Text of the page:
The Limits of Power
During the past winter and spring when the Bush administration was gearing up for and then carried out a stunning military defeat of Saddam Hussain's forces in Iraq the buzz was all about a new age of U.S. imperial rule dominated by the Pentagon. Secretary of Defense Donald Rumsfeld, a new sex symbol for the Viagra age, epitomized the so-called hard-headed realism and disdained friends and allies who disagreed as "Old Europe," "chocolate-makers," and the like. U.S. foreign policy that seemed to boil down to "my way or the highway" alarmed politicians and policymakers from Berlin to Beijing and anti-American sentiments reached new heights around the world.
Ahh, but how quickly things change. As predicted by so many, the military victory was the easy part, and post-war reconstruction is proving to be a very expensive and dangerous endeavor. Iraqi guerilla terrorist forces in small but steady numbers are picking off U.S. soldiers day by day. There are more U.S. casualties now from post-war period than the military conflict itself. This is like Chinese water torture for U.S. public opinion. British Prime Minister Tony Blair, Washington's principal coalition partner, now finds his political career in grave danger over allegations that his administration "sexed up" intelligence about Iraqi WMD programs. With the U.S. 2004 presidential campaign beginning in earnest this month, Mr. Bush's popularity has sunk back to pre-9/11 levels.
After a month of clearing brush in Crawford and raising cash for Republican election coffers, Mr. Bush returned to Washington this week a chastened man. While administration spin doctors downplay significant changes this week in US policy toward the future UN role in Iraq and a less intransigent stance towards North Korea as "evolutionary," it is obvious that the stock of Mr. Rumsfeld and other unilateralists in the administration has dropped considerably. On September 4th, former Commander of U.S. forces in the Middle East General Anthony Zinni lambasted the Bush administration and the Pentagon in particular for its failures and lack of strategy for rebuilding Iraq. Zinni's criticism was especially sharp given that he had supported President Bush's campaign in 2000.
The bombing of the UN headquarters in Baghdad last month opened an opportunity
for Secretary of State Powell to convince the President that the U.S. needed
significant financial and military help as soon as possible from other countries,
and the only way to gain it was through a United Nations mandate. Even so, the
Administration will approach Congress in the next two weeks with a reported
$60-$70 billion request for military and reconstruction costs in Iraq for next
year alone. This will be on top of what is already estimated to be an all-time
high U.S. federal deficit in the neighborhood of $400-$500 billion in 2004.
Not only are U.S. forces spread too thin to sustain the current level of occupation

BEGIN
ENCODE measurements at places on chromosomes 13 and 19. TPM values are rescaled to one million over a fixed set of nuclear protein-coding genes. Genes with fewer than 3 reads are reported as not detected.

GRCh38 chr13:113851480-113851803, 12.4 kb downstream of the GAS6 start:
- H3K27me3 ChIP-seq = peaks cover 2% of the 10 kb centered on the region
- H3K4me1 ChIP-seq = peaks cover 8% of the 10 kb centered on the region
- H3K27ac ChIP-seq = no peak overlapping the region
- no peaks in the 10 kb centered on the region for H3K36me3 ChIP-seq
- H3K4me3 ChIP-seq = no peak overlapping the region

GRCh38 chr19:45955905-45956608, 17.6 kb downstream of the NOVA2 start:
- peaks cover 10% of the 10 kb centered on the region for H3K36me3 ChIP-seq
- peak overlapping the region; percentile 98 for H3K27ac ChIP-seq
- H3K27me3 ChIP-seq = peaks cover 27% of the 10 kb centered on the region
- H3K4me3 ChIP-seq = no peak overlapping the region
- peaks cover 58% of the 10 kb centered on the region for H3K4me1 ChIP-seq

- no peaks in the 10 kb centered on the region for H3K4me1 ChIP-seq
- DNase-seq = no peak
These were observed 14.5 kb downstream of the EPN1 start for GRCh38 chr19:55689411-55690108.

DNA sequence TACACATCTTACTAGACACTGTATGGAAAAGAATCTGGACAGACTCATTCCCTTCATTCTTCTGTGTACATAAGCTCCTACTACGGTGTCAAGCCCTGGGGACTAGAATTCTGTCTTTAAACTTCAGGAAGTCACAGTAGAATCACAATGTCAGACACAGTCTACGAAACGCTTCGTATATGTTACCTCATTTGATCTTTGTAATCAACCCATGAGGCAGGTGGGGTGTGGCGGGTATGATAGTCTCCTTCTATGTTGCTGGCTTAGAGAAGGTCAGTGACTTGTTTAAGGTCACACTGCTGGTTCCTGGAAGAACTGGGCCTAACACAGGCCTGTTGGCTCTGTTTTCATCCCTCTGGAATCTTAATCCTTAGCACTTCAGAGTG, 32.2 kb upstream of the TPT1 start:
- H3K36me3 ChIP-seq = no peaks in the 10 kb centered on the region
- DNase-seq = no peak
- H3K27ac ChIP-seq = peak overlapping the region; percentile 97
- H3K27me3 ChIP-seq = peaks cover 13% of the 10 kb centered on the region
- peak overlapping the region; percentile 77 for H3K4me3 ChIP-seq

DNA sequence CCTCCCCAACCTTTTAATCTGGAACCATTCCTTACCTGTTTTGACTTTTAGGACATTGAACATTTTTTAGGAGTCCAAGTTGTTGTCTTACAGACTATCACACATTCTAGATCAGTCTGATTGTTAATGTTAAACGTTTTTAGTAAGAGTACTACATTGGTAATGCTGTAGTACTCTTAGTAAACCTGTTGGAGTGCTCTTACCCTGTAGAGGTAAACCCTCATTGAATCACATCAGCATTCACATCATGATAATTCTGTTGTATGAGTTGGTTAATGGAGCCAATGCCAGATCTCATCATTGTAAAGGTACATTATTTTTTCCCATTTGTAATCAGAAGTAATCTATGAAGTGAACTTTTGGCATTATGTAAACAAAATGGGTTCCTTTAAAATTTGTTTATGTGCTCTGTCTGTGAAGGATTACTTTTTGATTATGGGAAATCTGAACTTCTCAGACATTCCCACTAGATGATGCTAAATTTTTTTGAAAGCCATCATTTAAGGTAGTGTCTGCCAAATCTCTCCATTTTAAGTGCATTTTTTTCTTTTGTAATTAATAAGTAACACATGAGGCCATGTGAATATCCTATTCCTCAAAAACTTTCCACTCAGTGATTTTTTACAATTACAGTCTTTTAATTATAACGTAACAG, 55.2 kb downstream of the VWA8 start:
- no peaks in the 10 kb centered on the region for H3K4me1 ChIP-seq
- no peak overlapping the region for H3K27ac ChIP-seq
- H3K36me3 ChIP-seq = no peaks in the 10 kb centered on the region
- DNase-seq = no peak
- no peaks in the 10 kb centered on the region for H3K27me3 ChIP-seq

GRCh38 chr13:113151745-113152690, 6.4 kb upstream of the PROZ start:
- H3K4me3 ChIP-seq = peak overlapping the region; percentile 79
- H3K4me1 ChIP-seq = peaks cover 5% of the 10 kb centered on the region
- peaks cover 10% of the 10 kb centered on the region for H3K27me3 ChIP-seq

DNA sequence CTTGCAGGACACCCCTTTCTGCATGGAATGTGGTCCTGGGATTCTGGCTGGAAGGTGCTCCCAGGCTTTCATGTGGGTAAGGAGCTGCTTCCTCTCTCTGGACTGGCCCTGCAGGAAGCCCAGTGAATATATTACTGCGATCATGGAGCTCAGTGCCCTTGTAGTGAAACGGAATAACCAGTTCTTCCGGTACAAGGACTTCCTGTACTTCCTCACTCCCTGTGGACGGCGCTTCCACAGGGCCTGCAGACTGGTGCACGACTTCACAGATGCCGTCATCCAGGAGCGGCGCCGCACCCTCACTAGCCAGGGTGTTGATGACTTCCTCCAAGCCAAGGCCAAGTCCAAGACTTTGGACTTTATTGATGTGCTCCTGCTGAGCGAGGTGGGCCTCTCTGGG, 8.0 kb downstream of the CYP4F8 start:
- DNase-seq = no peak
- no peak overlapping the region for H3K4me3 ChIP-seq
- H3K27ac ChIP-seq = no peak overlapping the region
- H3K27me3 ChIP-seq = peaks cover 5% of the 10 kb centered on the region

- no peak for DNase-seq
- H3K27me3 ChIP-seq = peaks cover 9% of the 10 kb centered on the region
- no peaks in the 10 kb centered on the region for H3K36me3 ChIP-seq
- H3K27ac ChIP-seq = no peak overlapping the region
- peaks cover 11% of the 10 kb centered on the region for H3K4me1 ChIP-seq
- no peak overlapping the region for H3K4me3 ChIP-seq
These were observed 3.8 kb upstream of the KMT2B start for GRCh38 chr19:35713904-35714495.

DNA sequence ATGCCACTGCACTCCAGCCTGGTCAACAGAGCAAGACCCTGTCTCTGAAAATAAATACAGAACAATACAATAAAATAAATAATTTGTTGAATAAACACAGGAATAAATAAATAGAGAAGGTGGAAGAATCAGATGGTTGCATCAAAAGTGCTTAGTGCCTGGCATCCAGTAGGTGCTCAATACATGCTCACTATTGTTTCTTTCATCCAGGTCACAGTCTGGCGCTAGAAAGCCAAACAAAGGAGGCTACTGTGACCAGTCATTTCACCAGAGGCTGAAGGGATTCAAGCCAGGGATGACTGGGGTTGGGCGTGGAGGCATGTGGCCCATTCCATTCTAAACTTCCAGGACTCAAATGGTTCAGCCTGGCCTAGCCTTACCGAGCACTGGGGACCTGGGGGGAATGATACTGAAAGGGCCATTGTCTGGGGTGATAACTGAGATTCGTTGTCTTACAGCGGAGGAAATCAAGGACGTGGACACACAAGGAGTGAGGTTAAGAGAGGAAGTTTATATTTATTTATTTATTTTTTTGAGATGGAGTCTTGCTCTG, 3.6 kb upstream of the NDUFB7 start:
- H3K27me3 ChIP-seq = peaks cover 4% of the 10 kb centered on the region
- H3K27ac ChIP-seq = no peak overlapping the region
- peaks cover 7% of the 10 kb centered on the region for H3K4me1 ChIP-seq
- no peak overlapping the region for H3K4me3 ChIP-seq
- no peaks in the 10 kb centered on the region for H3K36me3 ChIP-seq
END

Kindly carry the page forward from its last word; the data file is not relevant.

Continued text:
forces in Iraq, but the financial costs during a period of weak economic growth
appear unsustainable without significant assistance. So now with summer vacation
over, the Bush administration will be returning to the UN hat in hand to seek
a new resolution for an international peacekeeping force under US command. These
negotiations will not be easy, and the President Bush has considerably less
leverage with the UN now because the current status quo in Iraq is not viable
either politically or economically for Washington.
It is also reported that at the multilateral talks in Beijing last week the Bush Administration adopted a more flexible stance allowing possibly for some concessions including economic aid and movement towards a peace treaty while North Korea evidences progress towards destruction of its nuclear weapons program. This marks a shift from the earlier position that no concessions would be made until the North Koreans had eliminated their nuclear program. Even so, U.S. intransigence was criticized after the talks by the host Chinese as well as U.S. ally South Korea. As distasteful as it may be, the Bush Administration has no choice but to negotiate with "Dear Leader" since a pre-emptive military strike against North Korea's nuclear and missile programs is not a credible threat given the likely catastrophic consequences. U.S. intransigence, not to speak of military options, would have no support from U.S. allies South Korea and Japan-not to speak of China and Russia.
Those fearful of an unbounded U.S. empire should take some solace. As impressive as U.S. military might be, Washington is hardly in a position to be the "new Rome." But it is not so much unbridled imperialism that worries Washington's allies and friends, but rather that the United States may overextend itself and undercut the solid economic foundation on which U.S. power rests. That is a mid- to long-term concern. The near-term concern is-whether it be in Iraq, North Korea, or elsewhere-that U.S. efforts to enhance national and global security may actually be counterproductive. The past six months in Iraq have vividly displayed both the awesomeness of U.S. military power as well as its limits. Fortunately it appears the Bush administration is responding to domestic and international pressures to scale back its ambitions and arrogance. Better late than never.
Andrew C. Kuchins is Director of the Carnegie Moscow Center and Senior Associate
with the Carnegie Endowment for International Peace.